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Due to recent tax law changes, you may want to consider giving generous gifts to other family members. The gifts can reduce the size of your taxable estate. Here is a brief overview of the basic rules.

Annual gift-tax exclusion: Under the annual gift-tax exclusion, you can give away a specified amount each year to a recipient without paying any federal gift tax. The exclusion, which is indexed for inflation, is $13,000 for 2011. For example, you might give up to $13,000 to each of your two children and three grandchildren—a total of $65,000 in gifts—without triggering any gift tax.

Furthermore, the annual gift-tax exclusion is doubled to $26,000 if your spouse joins in the gift-giving. In other words, you might give away $26,000 to each of the five family members, free of gift tax. That totals $130,000 in tax-free gifts. By taking this approach for five years in a row, you can reduce your taxable estate by $650,000.

Cumulative gifts: The amount of any gifts made above the annual gift-tax exclusion may be sheltered by the lifetime gift-tax exemption (although this reduces the available tax shelter for your estate). Prior to the 2010 Tax Relief Act, the estate- and gift-tax systems were severed, with the lifetime gift-tax exemption remaining locked at $1 million. But now the new tax act reunifies the two systems with a maximum exclusion amount of $5 million per person for 2011 and 2012. (The exemptions are also portable between spouses.)

Therefore, going back to our previous example, a married couple could effectively give away up to $10 million over the next two years in addition to the amount covered by the annual gift-tax exclusion (e.g., $650,000 for five years). That provides plenty of flexibility for most families.

Educational and medical gifts: You can pay qualified expenses directly to a medical provider or educational institution on behalf of others without incurring any gift-tax liability. For instance, if your child or grandchild is attending college, pay the youngster’s tuition directly to the school. These gifts do not count against the amounts sheltered from gift tax by the annual gift-tax exclusion.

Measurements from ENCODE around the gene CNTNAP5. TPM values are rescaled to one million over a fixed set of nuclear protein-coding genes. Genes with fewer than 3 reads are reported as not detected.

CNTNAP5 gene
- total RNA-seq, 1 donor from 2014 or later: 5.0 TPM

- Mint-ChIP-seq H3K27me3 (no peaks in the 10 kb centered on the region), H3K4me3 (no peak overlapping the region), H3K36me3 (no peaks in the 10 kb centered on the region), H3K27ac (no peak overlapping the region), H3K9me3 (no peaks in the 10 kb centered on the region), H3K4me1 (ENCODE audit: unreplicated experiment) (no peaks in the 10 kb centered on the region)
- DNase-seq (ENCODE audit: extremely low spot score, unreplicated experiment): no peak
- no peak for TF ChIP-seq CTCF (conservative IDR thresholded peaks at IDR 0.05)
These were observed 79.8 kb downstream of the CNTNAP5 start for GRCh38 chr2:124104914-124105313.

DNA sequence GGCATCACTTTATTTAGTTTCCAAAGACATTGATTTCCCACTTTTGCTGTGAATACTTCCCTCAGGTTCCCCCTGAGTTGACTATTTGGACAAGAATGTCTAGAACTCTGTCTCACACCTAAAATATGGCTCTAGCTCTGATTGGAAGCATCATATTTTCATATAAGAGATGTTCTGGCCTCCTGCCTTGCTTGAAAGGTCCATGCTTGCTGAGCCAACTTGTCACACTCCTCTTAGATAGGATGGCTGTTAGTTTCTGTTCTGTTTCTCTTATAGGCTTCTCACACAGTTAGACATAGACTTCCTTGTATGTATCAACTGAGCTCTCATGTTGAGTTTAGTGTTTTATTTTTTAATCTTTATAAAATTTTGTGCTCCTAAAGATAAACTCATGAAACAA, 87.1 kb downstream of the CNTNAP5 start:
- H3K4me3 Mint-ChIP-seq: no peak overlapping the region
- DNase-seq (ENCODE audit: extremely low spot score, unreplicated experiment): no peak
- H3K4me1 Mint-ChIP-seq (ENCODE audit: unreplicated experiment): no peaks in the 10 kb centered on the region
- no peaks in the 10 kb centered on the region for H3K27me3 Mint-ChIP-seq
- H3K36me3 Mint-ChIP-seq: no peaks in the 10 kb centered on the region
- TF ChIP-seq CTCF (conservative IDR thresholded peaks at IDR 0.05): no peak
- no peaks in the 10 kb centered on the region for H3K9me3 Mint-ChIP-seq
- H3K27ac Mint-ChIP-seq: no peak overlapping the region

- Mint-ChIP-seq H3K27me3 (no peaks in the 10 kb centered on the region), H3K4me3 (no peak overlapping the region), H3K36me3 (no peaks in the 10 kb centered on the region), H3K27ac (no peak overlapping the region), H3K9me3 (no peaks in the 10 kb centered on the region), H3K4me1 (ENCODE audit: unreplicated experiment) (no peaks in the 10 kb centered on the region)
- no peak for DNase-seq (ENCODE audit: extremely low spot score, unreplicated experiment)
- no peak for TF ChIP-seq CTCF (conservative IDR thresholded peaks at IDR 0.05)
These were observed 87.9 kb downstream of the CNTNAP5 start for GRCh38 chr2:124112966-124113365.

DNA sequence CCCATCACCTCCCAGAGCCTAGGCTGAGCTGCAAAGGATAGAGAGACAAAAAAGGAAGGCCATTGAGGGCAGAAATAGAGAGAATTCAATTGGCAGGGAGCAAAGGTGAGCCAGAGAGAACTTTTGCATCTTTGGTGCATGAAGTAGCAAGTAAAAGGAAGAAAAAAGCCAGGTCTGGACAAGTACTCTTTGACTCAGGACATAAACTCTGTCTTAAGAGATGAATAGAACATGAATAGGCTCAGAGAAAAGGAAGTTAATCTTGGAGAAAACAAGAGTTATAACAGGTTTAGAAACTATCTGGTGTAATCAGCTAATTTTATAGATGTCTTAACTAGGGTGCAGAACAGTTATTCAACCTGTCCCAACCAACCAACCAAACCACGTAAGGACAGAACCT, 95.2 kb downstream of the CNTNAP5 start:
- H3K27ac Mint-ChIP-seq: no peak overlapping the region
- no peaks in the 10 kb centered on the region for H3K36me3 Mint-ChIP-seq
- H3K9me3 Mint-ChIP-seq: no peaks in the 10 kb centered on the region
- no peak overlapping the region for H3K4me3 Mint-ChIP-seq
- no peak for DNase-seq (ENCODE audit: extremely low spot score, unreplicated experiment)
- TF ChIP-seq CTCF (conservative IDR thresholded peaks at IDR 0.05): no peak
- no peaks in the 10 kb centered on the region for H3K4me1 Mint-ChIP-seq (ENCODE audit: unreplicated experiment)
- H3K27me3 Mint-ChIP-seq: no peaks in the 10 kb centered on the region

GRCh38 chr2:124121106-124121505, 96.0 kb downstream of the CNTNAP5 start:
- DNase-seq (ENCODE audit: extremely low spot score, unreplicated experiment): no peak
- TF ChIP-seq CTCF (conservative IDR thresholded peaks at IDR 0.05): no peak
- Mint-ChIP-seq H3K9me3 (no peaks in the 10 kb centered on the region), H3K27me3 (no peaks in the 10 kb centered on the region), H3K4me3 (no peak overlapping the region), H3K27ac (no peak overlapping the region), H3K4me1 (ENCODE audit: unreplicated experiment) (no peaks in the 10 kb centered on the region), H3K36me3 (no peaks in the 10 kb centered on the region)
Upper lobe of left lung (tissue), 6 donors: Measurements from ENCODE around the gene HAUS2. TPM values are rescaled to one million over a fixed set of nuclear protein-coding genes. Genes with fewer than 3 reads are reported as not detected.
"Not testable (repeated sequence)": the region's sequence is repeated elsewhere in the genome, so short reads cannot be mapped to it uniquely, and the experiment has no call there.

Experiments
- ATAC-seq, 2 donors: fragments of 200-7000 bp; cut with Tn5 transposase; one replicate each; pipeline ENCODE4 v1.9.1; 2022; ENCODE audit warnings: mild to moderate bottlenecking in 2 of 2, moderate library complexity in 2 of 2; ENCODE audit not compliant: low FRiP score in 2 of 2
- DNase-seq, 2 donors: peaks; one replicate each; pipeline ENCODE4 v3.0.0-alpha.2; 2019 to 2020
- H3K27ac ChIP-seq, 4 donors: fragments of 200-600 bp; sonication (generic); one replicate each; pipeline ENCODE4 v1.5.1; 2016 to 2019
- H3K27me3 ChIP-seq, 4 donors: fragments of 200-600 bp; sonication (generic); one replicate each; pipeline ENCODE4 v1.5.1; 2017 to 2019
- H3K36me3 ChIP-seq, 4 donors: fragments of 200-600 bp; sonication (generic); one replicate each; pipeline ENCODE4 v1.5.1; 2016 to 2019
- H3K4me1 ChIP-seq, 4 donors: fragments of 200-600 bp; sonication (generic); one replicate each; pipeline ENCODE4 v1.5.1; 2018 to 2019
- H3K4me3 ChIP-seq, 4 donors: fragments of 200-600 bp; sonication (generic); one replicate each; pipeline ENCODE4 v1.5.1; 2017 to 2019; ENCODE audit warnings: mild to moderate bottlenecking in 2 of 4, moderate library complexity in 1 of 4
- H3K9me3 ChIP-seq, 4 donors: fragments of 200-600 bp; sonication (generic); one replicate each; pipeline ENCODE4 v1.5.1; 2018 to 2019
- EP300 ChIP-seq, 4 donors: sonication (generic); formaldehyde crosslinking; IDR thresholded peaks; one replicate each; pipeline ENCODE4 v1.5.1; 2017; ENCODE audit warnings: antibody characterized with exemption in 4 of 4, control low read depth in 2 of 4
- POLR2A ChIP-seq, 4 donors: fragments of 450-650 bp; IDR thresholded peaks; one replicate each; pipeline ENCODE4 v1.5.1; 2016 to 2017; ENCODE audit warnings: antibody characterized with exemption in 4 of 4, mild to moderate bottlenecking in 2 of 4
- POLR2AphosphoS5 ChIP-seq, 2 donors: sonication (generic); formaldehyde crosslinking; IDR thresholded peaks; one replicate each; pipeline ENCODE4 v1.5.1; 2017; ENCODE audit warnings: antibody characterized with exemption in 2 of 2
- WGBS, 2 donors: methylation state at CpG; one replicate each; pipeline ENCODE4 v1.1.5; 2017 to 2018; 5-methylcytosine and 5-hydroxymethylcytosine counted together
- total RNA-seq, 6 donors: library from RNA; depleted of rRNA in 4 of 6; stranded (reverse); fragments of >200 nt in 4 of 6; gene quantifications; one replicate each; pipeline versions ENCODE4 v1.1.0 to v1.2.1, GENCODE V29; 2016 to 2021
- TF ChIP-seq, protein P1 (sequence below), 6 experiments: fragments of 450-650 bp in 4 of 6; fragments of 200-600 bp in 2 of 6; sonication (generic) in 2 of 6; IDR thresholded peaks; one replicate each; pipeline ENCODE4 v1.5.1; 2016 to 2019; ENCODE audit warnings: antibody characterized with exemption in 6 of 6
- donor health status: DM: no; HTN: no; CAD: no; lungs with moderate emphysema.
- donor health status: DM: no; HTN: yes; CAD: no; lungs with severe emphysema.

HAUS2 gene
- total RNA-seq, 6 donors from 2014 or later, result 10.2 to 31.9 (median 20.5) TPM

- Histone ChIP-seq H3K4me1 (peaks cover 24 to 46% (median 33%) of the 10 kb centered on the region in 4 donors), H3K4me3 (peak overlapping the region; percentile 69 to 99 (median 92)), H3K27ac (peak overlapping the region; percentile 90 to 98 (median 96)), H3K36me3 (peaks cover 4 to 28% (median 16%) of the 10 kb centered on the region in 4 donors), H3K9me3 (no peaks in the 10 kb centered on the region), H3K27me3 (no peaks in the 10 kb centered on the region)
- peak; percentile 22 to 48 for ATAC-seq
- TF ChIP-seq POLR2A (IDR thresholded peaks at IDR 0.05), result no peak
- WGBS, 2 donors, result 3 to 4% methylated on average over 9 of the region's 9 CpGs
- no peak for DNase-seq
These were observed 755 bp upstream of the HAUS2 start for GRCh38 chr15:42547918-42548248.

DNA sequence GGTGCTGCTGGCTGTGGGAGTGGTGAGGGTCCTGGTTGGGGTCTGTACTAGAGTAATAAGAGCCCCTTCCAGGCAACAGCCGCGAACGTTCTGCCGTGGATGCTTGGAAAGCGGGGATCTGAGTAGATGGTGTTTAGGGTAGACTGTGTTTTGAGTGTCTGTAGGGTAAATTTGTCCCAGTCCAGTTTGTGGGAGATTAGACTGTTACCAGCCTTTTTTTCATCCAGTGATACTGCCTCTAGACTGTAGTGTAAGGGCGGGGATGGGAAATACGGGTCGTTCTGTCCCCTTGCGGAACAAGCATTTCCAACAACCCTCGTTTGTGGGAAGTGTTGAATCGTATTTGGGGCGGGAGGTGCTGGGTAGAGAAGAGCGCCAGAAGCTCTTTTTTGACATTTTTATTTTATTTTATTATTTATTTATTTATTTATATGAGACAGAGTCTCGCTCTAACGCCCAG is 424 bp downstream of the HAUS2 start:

Note that your family may also save income tax when you give gifts to other family members. Typically, the income subsequently earned from the gifts is taxed to a family member who is in a lower tax bracket than you are. For instance, you might decide to transfer income-producing property to a minor child. However, don’t overlook the impact of the “kiddie tax.” If a child younger than 19 or a full-time student younger than 24 receives more than $1,900 in unearned income in 2011, the excess is generally taxed at the income tax rate of the child’s parents—regardless of the source of the gifts.

As the end of the year approaches, you can set up a gift-giving program to maximize the tax benefits. For example, you can give $13,000 to a family member in December and another $13,000 to the same person in January. Since the gift-tax exclusion is annual, both gifts are sheltered from gift tax.

Conclusion: Whatever you decide to do, coordinate your lifetime gifts as part of an overall estate plan. The estate-tax laws are scheduled to “sunset” after 2012, so check with a Condley and Company, L.L.P. advisor to make sure that your plan is flexible enough to accommodate changes.